Beehive inspections are an important part of beekeeping. It is the only way to determine the colony’s health and wellbeing. Beehive inspections can be intimidating to new beekeepers because it is so hands on, but they quickly get the hang of it and find it enjoyable.
This post will talk about the importance of hive inspections, as well as discuss how and when to do hive inspections. Beehive inspection lists are very useful to keep track of your hives. For your convenience, there is a beehive inspection list pdf included at the end of this post.
Why Do Beehive Inspections?
Beehive inspections tell the beekeeper what is going on inside the hive. You can learn a lot from the outside of the hive, such as the colony’s temperament, the number and type of bees departing and arriving, sound, and smell. But for other things, you must open the hive and look at the frames.
During hive inspections you are checking for a queen, eggs, brood, queen cells, swarm cells, and brood pattern. Furthermore, you are also looking for possible problems, such as disease, mites, and pests.
Another reason to do a hive inspection is to make sure that the bees are producing enough honey. The colony needs a certain amount of honey stored to survive winter. If your bees are struggling with this, you may need to feed them.
How Often Should You Inspect Your Hives?
In general, beehives should be inspected once a week. That may seem like a lot, but a lot can change for a bee colony in a week. From an egg, a queen takes only 14 – 16 days to emerge. If you neglect inspecting your hives, your colony could swarm without you even knowing.
Weekly beehive inspections are also important because pests can damage a colony rather quickly. Varroa mites, hive beetles, and wax moths are best dealt with if caught early.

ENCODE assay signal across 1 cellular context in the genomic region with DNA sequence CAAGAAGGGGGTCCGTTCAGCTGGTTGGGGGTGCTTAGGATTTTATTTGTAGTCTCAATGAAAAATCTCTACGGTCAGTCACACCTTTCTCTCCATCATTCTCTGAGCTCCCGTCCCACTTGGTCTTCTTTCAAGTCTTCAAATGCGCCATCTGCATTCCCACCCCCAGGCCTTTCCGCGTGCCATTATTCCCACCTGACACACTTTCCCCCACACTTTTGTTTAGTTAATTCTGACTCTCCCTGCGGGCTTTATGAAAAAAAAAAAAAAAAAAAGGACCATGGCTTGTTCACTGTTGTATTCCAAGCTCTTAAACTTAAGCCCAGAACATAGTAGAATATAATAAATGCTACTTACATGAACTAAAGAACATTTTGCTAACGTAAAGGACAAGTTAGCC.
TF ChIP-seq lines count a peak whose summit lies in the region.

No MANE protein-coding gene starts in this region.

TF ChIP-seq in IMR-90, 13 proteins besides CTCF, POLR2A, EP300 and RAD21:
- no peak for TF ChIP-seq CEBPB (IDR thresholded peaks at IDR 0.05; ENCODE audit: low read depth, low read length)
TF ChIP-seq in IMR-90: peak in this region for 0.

Established hives can go longer between inspections. Some beekeepers prefer to interfere with their hives as little as possible and will go 4-6 weeks between hive inspections.
What You Need for Your Inspection
- Bee Suit
- Hive Tool
- Beehive Inspection List
How to Do a Hive Inspection
- Smoke the entrance and inside the cover a few times.
- Remove cover.
- Apply smoke to top of frames.
- Using a hive tool, pull out the frame that is closest to you. Hold the frame firmly and search for the queen.
- Other things to look for on a frame:
- Brood – eggs, pupae, larvae
- Food – pollen, nectar, honey
- Queen cells
- Signs of pests or disease
- Once you are done inspecting the frame, set it on a frame rest, or upright on the ground.
- Continue to inspect each frame this way.
- When you have inspected all frames, place each frame back in the box, being careful not to smash any bees.
- Continue with remaining boxes.
- Make note of your findings on your beehive inspection list.
Sometimes beehive inspections are done for a specific reason and do not require each frame to be looked at. You may want to inspect your hive for the following reasons:
- See if the queen is laying eggs
- Check honey stores
- Look for signs of swarming
In that case, a full hive inspection is not necessary. For example, if you are checking to see if the queen is laying eggs, and you see eggs on the first frame you inspect, you can stop there.
Some beekeepers prefer to interfere with their hives as little as possible. Too many inspections can agitate the bees, as the process can be disruptive to them. While new hives should be checked weekly, established hives can go 4-6 weeks between inspections.
In the meantime, be sure to visually inspect the outside of the hive regularly to see how your bees are doing. Check that worker bees are leaving to forage and also returning carrying pollen.
Why Use a Beehive Inspection List
It’s important to use a beehive inspection list because it will help you remember what exactly to look for. It also serves as a record of your honey bee colony’s health. These observations will be helpful in identifying patterns and trends within your colony.
Your beehive inspection list can be as simple or detailed as you want. While some beekeepers like to make their own lists, I find it helpful to use a template, or beehive inspection list pdf to work from. I find that a pdf is really useful because it keeps everything nicely organized.
Another thing I like about using a beehive inspection list pdf is that I can reprint it as many times as I want. So, no matter how many hives I inspect, and how many inspections I do, I just reprint the same list. Get your beehive inspection list pdf by clicking below.
Hive Inspection List
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